Published November 08, 2021 by Bowdoin News

Berzon and Mohandesi Appointed to Named Chairs

In recognition of their achievements as scholars and educators, Todd Berzon and Salar Mohandesi have been appointed to named chairs at the College.
Todd Berzon (left) and Salar Mohandesi
Todd Berzon (left) and Salar Mohandesi

The appointments, which are effective immediately, were announced by Bowdoin President Clayton S. Rose in a letter sent to each of the candidates at the recommendation of Senior Vice President and Dean for Academic Affairs Jennifer Scanlon and in consultation with senior members of the faculty Committee on Appointments, Promotion, and Tenure.

“Endowed chairs offer Bowdoin the opportunity to honor and support individual faculty members who contribute in profound and meaningful ways to the vibrant intellectual life of the College,” said Scanlon. 

“These chairs also honor the donors whose financial support makes this form of recognition possible. It has been my pleasure to review the faculty accomplishments of professors Berzon and Mohandesi and to recommend these teacher-scholars as endowed chair recipients.” 

Todd Berzon has been named the Peter M. Small Associate Professor of Religion. Berzon, who came to Bowdoin in 2014 after earning his PhD at Columbia University, describes himself as a scholar of the religious world of late antiquity, the period that witnesses the emergence of Christianity, the formation of Rabbinic Judaism, and the rise of Islam. His first book, Classifying Christians: Ethnography, Heresiology, and the Limits of Knowledge in Late Antiquity, investigates how early Christian authors enlisted ethnographic language to chart the new religious topography of an increasingly Christian empire. Berzon has taught a range of courses about the religious dimensions of the ancient Mediterranean world, including Heretics, Judaism in the Age of Empires, Gender and Sexuality in Early Christianity, and Human Sacrifice. In all of his classes, Berzon impresses upon students that the primary source texts he teaches are not simply fixed products of worlds and worldviews, but rather that they shape and are shaped by the time in which they are read.

“While the world I study may seem distant and remote to us, it very much endures,” said Berzon. “For example, many of the ideas promoted by early Christian writers persist in our own contemporary debates of penology, sex, law, madness, medicine, and the body.”

In addition to his doctorate, Berzon also earned a bachelor’s degree and master’s degrees in both religion and philosophy at Columbia. He received a bachelor’s in theology from St. John’s College, University of Oxford. Berzon is currently working on his second book, Holy Tongues: The Presence of Speech in the Religious World of Late Antiquity.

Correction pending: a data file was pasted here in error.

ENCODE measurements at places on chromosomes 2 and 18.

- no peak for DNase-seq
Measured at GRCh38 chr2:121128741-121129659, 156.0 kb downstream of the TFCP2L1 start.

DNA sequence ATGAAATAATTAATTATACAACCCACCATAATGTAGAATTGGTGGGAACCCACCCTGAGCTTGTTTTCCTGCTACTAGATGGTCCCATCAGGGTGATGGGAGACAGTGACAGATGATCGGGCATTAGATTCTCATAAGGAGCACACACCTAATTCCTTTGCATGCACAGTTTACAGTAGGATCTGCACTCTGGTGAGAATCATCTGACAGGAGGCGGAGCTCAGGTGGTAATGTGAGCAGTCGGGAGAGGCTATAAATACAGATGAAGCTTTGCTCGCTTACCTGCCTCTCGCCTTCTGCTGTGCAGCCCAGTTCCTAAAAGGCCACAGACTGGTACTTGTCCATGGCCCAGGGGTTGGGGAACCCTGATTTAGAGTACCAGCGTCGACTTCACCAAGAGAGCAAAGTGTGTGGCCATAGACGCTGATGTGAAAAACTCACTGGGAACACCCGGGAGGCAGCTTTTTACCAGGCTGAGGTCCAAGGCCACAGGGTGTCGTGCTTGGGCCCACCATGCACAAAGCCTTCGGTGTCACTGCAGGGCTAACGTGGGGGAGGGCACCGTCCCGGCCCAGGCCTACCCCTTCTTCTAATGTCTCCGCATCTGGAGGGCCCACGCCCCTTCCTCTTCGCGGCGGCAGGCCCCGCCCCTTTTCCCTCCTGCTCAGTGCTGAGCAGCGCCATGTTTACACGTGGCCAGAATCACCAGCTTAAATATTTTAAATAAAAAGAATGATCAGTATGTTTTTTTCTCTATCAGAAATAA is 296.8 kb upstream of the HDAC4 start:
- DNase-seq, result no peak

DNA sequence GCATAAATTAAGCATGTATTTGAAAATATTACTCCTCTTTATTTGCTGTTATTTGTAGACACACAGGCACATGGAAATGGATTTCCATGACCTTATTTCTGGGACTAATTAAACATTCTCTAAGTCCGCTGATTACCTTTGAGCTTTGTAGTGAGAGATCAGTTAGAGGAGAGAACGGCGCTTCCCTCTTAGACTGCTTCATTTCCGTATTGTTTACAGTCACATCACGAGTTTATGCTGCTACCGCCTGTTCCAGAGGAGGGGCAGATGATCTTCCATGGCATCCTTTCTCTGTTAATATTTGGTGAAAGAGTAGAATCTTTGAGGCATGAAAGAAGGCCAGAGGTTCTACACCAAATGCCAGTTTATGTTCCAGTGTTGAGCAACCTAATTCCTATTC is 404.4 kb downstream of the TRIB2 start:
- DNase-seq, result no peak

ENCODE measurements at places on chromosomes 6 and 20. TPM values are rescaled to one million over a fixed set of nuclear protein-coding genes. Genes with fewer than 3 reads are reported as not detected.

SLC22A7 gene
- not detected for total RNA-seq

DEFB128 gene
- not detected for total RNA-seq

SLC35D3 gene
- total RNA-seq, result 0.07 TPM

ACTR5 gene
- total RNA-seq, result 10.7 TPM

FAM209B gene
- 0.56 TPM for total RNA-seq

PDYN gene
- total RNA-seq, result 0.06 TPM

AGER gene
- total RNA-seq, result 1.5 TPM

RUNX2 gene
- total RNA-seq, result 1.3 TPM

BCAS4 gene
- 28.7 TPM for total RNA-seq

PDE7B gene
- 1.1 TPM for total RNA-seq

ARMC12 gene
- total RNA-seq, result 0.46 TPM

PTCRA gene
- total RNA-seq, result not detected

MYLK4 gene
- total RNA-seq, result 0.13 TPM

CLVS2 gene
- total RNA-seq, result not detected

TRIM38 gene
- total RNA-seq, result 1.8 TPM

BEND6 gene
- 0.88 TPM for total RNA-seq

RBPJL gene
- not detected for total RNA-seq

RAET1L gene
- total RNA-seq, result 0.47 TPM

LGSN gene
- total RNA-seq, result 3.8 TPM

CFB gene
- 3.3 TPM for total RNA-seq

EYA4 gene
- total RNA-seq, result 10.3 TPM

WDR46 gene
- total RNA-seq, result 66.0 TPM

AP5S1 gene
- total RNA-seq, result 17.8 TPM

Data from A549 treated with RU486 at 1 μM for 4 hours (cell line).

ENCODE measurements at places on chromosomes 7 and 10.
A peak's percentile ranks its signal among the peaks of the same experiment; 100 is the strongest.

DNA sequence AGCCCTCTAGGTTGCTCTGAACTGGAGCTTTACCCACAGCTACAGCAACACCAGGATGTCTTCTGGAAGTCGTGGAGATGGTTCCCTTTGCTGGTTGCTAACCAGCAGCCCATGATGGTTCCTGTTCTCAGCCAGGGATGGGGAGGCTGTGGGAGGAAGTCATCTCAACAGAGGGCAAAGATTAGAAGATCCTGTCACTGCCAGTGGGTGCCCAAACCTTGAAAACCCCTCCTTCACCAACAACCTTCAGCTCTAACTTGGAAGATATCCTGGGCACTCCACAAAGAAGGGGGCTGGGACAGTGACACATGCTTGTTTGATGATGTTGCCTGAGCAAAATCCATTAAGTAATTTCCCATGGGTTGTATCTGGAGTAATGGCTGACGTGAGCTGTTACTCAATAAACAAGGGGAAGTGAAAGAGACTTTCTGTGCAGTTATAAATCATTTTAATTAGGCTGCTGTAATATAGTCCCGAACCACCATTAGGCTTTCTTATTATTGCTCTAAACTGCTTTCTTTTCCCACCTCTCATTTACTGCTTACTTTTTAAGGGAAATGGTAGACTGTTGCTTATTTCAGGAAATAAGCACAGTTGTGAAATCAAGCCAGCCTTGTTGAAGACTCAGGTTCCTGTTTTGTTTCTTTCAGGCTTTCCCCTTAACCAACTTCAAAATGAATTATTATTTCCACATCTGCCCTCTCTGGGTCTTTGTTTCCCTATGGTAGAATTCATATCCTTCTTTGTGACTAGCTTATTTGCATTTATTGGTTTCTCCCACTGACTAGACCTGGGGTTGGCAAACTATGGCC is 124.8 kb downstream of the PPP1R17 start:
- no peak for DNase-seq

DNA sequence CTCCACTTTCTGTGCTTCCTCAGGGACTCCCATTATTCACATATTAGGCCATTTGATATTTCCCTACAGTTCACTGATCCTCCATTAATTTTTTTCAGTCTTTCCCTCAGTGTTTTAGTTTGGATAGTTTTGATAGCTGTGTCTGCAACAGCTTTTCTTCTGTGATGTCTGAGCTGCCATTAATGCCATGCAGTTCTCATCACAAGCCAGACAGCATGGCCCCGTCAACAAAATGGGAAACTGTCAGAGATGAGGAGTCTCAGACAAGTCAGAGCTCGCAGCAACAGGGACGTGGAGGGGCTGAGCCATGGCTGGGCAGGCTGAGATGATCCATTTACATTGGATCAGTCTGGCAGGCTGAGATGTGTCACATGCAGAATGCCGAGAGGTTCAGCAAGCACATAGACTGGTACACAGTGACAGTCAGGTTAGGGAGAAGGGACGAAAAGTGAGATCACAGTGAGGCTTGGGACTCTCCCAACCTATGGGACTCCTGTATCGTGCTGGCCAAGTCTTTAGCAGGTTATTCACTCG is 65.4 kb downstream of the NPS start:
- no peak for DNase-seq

The Peter M. Small Professorship was established in 2007 to support a faculty member in any discipline. Peter M. Small ’64, P’97, P’99, H’16 was chair of the Board of Trustees from 2005 to 2010.

Salar Mohandesi has been named the Marvin H. Green Jr. Assistant Professor of History. Mohandesi, a historian of modern Europe, focuses on the transnational history of ideas, social movements, and political cultures in the context of war, revolution, and imperialism. Since arriving at Bowdoin in 2018, he has taught courses on fascism, Marxism, the Vietnam Wars, the global Cold War, the 1960s and 1970s, and revolutions in the twentieth century.   

“I have always been interested in making sense of our world. I turned to history not only because the discipline helps us understand why the present looks the way that it does, but because it reminds us that this world could be different,” Mohandesi said. “For me, one of the central lessons of history is that this world is not necessary. There have been so many ways to organize life, so many possible paths, so many missed opportunities. The topics I have chosen to study help us explain the contingent ways that we got here, but they also illuminate how the past, and the present, is always a struggle between different visions of the future.”  

In 2018, he coedited Voices of 1968: Documents from the Global North, which gathers more than seventy original texts from twelve countries that experienced political turmoil in the 1960s and 1970s, and he’s working on a historiographical piece that surveys the new field of the Global Sixties. He is also finalizing his monograph, From Anti-Imperialism to Human Rights, which traces the history of transnational anti-Vietnam War activism in France and the US.

Mohandesi earned his BA from the College of William and Mary and his PhD from the University of Pennsylvania. The Marvin H. Green Jr. Assistant Professorship was established in 1990 by Marvin H. Green Jr. of the Class of 1957.